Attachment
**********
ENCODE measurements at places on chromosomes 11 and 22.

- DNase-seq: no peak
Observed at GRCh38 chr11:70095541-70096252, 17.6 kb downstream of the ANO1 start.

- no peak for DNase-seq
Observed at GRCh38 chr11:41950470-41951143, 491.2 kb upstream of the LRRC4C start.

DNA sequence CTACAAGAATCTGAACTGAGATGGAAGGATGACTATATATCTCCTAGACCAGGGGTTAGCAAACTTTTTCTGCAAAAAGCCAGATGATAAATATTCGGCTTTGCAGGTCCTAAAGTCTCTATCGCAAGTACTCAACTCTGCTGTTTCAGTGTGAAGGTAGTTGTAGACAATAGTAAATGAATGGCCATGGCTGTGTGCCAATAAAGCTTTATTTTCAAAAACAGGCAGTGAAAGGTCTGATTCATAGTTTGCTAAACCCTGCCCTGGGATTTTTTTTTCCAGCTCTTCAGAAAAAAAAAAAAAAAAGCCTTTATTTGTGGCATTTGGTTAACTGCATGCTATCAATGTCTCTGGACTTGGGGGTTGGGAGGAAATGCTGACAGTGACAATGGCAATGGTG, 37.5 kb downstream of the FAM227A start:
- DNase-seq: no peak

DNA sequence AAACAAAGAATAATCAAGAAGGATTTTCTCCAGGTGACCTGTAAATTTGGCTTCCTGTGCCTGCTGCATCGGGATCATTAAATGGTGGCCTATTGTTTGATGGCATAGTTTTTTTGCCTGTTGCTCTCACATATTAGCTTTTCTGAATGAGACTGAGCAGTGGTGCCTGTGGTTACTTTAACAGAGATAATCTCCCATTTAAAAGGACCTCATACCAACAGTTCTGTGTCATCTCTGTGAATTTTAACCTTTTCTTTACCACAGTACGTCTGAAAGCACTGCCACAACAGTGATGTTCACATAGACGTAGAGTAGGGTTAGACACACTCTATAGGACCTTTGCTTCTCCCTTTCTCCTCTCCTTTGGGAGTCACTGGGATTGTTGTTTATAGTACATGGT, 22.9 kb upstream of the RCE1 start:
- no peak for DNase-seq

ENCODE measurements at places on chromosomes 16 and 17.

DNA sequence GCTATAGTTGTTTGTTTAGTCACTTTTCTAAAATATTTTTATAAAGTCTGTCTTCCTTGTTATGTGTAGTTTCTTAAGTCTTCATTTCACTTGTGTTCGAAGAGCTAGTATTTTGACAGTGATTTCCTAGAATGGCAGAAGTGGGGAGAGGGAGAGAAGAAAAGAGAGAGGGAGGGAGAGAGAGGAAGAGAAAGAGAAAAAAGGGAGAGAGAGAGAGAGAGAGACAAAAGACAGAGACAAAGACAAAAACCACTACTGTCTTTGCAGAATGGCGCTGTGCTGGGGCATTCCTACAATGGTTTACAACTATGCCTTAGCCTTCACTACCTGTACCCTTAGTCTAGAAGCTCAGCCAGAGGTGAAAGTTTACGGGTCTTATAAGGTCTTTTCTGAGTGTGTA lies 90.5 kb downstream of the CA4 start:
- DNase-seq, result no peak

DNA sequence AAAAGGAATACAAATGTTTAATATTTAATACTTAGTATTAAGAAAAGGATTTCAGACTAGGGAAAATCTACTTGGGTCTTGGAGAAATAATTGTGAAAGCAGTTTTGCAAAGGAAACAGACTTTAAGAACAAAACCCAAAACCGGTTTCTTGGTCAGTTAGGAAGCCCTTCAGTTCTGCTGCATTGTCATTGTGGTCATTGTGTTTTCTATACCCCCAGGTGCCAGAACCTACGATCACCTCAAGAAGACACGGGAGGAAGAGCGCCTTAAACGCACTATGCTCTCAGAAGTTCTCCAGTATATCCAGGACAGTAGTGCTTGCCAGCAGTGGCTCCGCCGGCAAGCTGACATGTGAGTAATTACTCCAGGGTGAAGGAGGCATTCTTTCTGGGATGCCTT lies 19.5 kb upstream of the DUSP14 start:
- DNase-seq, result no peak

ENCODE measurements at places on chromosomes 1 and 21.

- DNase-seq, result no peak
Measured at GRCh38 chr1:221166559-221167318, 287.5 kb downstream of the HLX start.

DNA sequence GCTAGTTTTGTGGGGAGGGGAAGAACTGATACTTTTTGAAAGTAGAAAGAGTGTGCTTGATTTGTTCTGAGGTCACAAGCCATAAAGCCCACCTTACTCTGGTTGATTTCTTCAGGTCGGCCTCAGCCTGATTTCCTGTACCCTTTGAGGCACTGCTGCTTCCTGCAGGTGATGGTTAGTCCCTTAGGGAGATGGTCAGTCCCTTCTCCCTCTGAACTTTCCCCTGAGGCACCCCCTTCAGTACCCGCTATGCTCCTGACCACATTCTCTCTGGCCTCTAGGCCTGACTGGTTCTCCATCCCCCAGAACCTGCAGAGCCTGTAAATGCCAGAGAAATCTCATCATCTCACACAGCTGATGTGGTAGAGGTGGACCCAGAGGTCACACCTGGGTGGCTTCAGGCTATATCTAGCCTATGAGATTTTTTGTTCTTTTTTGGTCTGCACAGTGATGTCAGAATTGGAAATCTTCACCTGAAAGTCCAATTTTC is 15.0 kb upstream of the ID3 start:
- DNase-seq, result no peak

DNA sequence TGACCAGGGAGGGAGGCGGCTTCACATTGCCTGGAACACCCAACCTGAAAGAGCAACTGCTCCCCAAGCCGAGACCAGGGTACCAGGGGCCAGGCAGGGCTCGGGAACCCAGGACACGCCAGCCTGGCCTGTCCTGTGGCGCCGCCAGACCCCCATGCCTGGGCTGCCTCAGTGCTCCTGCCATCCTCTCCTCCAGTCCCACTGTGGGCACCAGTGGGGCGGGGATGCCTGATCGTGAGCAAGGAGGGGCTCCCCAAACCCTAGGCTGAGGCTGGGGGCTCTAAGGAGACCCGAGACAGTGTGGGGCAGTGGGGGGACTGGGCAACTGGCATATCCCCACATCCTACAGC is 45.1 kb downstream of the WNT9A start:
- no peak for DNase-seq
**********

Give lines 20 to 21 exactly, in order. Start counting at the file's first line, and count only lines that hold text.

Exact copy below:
DNA sequence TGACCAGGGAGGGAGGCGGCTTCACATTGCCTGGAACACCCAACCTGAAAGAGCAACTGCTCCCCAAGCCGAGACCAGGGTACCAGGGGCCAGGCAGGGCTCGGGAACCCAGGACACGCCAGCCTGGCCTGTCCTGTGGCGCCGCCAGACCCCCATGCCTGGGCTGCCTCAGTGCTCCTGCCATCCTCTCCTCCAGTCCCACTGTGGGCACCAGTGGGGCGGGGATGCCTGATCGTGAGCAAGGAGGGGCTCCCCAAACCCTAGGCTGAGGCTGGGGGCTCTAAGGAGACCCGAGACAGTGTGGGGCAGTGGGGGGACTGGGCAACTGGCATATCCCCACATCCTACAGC is 45.1 kb downstream of the WNT9A start:
- no peak for DNase-seq